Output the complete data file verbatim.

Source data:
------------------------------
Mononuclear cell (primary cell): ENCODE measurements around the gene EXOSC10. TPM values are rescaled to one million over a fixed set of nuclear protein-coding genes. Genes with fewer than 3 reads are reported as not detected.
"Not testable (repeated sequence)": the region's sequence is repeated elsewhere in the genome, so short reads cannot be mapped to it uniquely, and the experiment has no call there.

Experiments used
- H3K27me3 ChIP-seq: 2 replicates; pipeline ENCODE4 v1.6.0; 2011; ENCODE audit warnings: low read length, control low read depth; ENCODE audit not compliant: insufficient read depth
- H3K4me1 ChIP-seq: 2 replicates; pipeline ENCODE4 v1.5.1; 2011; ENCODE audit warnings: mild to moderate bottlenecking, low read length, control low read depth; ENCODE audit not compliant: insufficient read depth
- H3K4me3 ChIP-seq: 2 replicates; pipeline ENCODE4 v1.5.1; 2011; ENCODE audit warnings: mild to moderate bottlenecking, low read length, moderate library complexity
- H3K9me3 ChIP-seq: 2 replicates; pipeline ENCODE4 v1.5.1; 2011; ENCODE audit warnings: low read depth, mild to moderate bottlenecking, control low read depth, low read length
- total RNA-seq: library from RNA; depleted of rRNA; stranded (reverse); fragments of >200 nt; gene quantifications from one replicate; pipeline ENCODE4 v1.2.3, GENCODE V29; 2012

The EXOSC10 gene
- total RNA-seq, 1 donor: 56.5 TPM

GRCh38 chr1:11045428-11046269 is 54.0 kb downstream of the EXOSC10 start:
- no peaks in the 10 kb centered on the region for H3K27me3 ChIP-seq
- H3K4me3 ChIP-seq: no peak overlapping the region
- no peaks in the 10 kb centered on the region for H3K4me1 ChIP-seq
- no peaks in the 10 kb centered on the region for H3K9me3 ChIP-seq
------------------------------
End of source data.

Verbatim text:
Mononuclear cell (primary cell): ENCODE measurements around the gene EXOSC10. TPM values are rescaled to one million over a fixed set of nuclear protein-coding genes. Genes with fewer than 3 reads are reported as not detected.
"Not testable (repeated sequence)": the region's sequence is repeated elsewhere in the genome, so short reads cannot be mapped to it uniquely, and the experiment has no call there.

Experiments used
- H3K27me3 ChIP-seq: 2 replicates; pipeline ENCODE4 v1.6.0; 2011; ENCODE audit warnings: low read length, control low read depth; ENCODE audit not compliant: insufficient read depth
- H3K4me1 ChIP-seq: 2 replicates; pipeline ENCODE4 v1.5.1; 2011; ENCODE audit warnings: mild to moderate bottlenecking, low read length, control low read depth; ENCODE audit not compliant: insufficient read depth
- H3K4me3 ChIP-seq: 2 replicates; pipeline ENCODE4 v1.5.1; 2011; ENCODE audit warnings: mild to moderate bottlenecking, low read length, moderate library complexity
- H3K9me3 ChIP-seq: 2 replicates; pipeline ENCODE4 v1.5.1; 2011; ENCODE audit warnings: low read depth, mild to moderate bottlenecking, control low read depth, low read length
- total RNA-seq: library from RNA; depleted of rRNA; stranded (reverse); fragments of >200 nt; gene quantifications from one replicate; pipeline ENCODE4 v1.2.3, GENCODE V29; 2012

The EXOSC10 gene
- total RNA-seq, 1 donor: 56.5 TPM

GRCh38 chr1:11045428-11046269 is 54.0 kb downstream of the EXOSC10 start:
- no peaks in the 10 kb centered on the region for H3K27me3 ChIP-seq
- H3K4me3 ChIP-seq: no peak overlapping the region
- no peaks in the 10 kb centered on the region for H3K4me1 ChIP-seq
- no peaks in the 10 kb centered on the region for H3K9me3 ChIP-seq